Meanwhile, general accounting would involve the tracking of all funds coming in and out of the persons’ possession regardless of the purpose, including personal expenses that have no tax implications.

Tax Accounting for Businesses

From a business perspective, more information must be analyzed as part of the tax accounting process. While the company’s earnings, or incoming funds, must be tracked just as they are for the individual, there is an additional level of complexity regarding any outgoing funds directed towards certain business obligations. This can include funds directed towards specific business expenses as well as funds directed towards shareholders.

While it is also not required that a business use a tax accountant to perform these duties, it is fairly common in larger organizations due to the complexity of the records involved.

Even legally tax-exempt organizations use tax accounting as they are required to file annual returns.

Tax Accounting for Tax-Exempt Organizations

Even in instances where an organization is tax-exempt, tax accounting is necessary. This is due to the fact that most organizations must file annual returns. They must provide information regarding any incoming funds, such as grants or donations, as well as how the funds are used during the organization’s operation. This helps ensure that the organization adheres to all laws and regulations governing the proper operation of a tax-exempt entity.

What Is the Main Purpose of Tax Accounting?

Tax accounting is used by companies to help them make the proper tax calculations and prepare tax documents in time for filing season.

What Is the Difference Between a Tax Accountant and a Management Accountant?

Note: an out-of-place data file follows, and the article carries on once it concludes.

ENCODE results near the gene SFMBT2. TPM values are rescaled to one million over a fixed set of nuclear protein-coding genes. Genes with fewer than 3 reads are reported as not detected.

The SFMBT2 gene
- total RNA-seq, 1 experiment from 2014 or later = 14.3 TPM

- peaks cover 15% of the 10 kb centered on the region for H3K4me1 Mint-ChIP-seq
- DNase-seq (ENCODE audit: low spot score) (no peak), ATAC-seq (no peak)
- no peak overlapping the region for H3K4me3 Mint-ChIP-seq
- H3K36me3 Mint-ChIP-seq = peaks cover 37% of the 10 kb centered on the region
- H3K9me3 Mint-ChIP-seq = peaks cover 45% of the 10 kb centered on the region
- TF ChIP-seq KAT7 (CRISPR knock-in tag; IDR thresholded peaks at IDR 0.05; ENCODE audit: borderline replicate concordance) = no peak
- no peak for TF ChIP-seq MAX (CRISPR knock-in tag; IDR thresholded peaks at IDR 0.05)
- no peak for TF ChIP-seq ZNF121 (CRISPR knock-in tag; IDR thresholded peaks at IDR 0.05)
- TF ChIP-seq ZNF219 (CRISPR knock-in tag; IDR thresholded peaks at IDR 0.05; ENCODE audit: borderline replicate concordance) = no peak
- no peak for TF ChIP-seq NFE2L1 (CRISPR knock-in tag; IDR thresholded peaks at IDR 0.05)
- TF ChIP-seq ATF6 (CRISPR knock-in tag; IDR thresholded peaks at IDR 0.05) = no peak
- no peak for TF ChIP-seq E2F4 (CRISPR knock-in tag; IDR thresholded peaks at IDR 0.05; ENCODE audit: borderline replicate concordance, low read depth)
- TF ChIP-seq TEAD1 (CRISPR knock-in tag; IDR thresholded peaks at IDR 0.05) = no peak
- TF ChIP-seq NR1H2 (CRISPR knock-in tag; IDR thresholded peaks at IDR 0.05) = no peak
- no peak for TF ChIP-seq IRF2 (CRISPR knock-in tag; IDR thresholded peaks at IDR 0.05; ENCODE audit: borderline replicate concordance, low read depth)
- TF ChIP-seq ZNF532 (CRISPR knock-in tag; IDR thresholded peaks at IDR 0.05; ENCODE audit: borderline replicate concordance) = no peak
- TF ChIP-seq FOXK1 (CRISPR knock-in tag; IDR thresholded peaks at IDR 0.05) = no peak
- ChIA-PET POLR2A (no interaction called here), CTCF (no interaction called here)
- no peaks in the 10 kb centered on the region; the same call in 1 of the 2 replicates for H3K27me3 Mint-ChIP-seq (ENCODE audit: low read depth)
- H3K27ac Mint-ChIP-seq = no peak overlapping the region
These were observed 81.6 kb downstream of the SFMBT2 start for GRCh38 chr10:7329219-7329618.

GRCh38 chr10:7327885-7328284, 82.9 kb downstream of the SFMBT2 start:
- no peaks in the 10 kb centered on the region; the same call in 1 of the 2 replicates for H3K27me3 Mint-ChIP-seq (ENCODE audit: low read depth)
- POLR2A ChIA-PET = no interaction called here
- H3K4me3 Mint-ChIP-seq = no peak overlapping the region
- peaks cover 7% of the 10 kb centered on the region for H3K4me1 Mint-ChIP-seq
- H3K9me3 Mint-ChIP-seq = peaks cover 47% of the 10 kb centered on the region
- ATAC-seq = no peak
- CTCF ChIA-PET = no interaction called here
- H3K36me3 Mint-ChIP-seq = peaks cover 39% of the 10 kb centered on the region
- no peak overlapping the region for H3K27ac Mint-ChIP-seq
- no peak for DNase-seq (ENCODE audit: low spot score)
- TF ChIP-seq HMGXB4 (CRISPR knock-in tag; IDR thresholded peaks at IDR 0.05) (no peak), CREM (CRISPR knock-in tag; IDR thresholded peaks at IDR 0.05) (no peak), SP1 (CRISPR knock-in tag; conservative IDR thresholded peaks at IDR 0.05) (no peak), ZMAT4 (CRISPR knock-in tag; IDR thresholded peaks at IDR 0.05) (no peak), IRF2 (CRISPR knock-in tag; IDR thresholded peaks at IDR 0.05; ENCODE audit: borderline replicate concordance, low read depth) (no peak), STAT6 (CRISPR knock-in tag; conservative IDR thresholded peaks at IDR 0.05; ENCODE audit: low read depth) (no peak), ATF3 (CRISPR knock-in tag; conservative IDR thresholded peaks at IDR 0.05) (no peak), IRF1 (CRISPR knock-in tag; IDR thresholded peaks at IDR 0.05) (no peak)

A management accountant is an internal party who can not work with external clients, while a tax accountant is an external party who can work with other businesses and individuals. Management accountants assist their own companies with the financial implications of business decisions or provide strategic advice. Tax accountants help companies and individuals comply with taxation requirements.

How Can You Start a Career in Tax Accounting?

Tax accountants need a CPA licensure. This usually requires a bachelor’s degree in an accounting-related field. Also and although it’s not required by every company hiring tax accountants, CPA candidates should complete a master’s program in accounting.

Once the CPA licensure is obtained, tax accountants often require continuing education (CE) courses to maintain their credentials. The CE requirements and length vary by state.

The Bottom Line

Tax accounting is a set of methods for accounting and a useful tool that companies use to understand their tax liability and avoid penalties. Tax accounting is key not only for businesses but also for individuals to declare the correct income, pay appropriate taxes, and avoid penalties or IRS audits.